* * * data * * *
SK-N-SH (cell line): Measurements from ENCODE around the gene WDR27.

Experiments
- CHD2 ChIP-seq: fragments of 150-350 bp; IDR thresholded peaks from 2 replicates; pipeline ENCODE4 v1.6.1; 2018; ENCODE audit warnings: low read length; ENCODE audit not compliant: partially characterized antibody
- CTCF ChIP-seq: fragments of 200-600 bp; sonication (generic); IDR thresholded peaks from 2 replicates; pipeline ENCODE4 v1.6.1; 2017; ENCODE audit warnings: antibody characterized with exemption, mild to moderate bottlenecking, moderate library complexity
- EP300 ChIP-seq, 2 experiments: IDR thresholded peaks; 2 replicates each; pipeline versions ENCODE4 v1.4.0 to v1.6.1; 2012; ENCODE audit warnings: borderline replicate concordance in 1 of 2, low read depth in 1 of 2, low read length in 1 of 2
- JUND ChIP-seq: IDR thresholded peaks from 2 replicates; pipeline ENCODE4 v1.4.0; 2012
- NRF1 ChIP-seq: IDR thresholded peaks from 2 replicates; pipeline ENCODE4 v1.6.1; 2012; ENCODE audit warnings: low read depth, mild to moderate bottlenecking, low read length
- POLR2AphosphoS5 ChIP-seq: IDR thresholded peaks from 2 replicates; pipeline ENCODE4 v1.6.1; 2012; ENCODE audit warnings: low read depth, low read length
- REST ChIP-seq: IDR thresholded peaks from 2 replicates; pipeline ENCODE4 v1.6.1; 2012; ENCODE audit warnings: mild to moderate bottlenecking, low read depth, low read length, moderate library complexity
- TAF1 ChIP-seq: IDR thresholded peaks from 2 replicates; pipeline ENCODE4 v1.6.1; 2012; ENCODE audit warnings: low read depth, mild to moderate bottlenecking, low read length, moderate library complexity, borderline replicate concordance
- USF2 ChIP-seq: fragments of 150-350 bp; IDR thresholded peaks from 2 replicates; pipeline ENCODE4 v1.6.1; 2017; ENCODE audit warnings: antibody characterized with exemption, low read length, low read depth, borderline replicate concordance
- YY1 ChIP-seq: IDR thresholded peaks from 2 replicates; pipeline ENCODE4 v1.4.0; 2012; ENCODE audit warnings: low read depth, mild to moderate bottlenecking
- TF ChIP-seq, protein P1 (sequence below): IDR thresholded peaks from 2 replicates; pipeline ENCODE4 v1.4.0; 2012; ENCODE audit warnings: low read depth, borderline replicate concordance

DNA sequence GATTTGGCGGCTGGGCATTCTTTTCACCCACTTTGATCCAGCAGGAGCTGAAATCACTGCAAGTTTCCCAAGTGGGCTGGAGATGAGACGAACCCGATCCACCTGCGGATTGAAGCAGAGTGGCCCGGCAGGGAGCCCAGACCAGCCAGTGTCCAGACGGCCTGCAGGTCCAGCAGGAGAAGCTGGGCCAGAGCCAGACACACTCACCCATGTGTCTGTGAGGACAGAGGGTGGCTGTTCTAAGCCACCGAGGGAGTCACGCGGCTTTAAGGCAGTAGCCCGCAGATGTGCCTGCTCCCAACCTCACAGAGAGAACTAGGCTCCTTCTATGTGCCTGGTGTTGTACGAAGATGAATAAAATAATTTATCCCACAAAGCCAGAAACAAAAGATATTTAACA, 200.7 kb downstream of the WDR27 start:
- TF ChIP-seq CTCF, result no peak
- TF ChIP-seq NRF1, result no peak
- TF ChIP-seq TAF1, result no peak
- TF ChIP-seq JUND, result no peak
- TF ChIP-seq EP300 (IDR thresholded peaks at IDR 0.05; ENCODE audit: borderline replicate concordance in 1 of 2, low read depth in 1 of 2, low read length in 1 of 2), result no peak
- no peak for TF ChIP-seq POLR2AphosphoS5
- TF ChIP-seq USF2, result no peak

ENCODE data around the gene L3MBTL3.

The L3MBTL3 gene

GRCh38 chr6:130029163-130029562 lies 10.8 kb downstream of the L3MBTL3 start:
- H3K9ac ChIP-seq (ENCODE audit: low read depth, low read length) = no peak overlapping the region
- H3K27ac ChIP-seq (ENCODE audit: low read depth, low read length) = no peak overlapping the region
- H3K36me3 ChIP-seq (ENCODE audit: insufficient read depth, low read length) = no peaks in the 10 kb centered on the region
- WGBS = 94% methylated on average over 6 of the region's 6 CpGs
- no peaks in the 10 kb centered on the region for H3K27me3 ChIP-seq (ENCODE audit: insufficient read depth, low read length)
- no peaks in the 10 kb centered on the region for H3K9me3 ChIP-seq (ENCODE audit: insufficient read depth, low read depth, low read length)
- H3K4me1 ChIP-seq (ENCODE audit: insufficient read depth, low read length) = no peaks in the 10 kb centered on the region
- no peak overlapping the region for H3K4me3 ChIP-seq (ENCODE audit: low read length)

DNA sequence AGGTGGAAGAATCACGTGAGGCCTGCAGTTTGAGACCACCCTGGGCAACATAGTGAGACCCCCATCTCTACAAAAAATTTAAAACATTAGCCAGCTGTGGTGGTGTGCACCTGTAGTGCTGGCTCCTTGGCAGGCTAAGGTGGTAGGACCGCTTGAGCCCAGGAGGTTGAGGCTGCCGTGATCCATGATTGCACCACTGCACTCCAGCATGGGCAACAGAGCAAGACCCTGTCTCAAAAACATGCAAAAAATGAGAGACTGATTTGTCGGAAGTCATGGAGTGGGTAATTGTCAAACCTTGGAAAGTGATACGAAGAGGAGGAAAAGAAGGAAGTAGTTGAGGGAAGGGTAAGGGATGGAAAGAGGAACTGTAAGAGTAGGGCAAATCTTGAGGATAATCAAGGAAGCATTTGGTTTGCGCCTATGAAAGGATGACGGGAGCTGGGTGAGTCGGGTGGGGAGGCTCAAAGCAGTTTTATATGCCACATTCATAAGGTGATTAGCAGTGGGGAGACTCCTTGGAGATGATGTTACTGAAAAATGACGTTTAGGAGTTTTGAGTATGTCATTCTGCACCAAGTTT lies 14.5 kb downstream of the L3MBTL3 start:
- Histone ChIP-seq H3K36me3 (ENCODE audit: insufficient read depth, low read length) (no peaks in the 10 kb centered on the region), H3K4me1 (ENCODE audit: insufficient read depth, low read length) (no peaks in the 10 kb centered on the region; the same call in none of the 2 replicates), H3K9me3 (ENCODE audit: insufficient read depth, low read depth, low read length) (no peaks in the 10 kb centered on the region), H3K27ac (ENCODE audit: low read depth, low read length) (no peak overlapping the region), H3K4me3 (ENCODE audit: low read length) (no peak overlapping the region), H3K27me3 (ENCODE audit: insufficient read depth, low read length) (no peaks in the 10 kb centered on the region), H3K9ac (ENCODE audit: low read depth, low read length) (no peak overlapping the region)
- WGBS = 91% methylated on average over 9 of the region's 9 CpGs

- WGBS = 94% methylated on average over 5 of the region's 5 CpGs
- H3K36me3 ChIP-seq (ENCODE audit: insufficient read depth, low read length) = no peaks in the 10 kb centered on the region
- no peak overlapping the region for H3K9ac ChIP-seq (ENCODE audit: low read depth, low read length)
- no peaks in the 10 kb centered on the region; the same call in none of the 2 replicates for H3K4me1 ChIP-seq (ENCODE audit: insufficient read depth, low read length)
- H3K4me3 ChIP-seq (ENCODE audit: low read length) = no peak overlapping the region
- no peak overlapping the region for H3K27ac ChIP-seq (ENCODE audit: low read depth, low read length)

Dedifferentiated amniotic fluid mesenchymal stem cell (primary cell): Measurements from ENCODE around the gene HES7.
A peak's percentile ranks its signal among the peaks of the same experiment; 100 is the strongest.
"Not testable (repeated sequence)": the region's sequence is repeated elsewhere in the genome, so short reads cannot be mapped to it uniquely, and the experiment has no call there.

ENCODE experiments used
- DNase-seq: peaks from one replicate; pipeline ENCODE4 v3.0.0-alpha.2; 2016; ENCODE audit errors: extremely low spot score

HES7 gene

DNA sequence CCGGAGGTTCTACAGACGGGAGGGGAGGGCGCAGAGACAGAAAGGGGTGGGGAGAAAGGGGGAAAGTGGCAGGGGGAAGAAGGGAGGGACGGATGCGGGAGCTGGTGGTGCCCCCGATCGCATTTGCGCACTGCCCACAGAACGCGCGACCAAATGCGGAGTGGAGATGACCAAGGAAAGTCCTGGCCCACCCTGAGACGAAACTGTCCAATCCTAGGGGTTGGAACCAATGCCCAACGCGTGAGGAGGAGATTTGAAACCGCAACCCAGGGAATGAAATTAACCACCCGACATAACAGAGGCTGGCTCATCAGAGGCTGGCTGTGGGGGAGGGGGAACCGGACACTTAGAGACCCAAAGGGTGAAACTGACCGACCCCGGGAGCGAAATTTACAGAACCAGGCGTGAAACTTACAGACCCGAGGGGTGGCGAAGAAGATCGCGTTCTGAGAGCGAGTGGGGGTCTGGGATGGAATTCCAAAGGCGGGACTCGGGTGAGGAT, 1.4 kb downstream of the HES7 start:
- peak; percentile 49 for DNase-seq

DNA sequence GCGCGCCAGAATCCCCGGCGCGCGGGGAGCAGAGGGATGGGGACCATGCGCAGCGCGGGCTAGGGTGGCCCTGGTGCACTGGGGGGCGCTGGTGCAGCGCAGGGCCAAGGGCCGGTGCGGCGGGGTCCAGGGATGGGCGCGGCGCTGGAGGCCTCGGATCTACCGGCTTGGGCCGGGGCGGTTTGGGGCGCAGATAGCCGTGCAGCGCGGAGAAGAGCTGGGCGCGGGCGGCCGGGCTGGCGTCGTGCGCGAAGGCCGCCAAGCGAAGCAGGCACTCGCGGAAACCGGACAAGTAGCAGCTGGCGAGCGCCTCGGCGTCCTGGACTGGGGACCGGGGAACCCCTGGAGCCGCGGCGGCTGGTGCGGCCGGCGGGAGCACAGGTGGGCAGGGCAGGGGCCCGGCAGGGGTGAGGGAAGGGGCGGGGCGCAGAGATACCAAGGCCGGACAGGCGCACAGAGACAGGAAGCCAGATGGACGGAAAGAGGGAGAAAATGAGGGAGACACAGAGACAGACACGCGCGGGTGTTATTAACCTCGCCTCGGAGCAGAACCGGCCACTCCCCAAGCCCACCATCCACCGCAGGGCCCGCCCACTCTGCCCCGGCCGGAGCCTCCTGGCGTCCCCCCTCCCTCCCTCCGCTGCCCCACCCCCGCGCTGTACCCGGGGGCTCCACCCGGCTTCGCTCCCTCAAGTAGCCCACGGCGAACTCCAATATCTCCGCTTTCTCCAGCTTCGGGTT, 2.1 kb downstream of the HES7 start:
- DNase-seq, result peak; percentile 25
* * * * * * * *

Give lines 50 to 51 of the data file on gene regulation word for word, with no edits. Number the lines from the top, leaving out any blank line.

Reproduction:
DNA sequence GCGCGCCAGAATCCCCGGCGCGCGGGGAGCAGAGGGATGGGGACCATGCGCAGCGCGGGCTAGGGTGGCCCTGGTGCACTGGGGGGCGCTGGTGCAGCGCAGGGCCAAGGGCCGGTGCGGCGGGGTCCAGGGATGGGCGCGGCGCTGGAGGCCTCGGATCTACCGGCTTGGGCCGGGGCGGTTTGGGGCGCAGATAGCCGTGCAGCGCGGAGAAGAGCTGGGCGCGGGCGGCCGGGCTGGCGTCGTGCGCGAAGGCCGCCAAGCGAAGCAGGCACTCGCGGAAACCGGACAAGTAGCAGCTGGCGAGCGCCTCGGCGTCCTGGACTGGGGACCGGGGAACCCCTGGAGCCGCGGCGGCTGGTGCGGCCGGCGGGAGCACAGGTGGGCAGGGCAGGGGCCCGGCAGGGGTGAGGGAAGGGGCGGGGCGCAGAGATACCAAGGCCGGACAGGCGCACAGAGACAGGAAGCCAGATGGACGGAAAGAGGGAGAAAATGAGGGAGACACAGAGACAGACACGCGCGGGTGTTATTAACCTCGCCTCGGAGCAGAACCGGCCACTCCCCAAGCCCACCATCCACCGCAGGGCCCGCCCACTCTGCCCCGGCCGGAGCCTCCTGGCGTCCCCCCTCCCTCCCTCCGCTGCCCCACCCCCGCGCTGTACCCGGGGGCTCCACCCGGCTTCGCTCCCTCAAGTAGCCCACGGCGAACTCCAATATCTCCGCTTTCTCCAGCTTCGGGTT, 2.1 kb downstream of the HES7 start:
- DNase-seq, result peak; percentile 25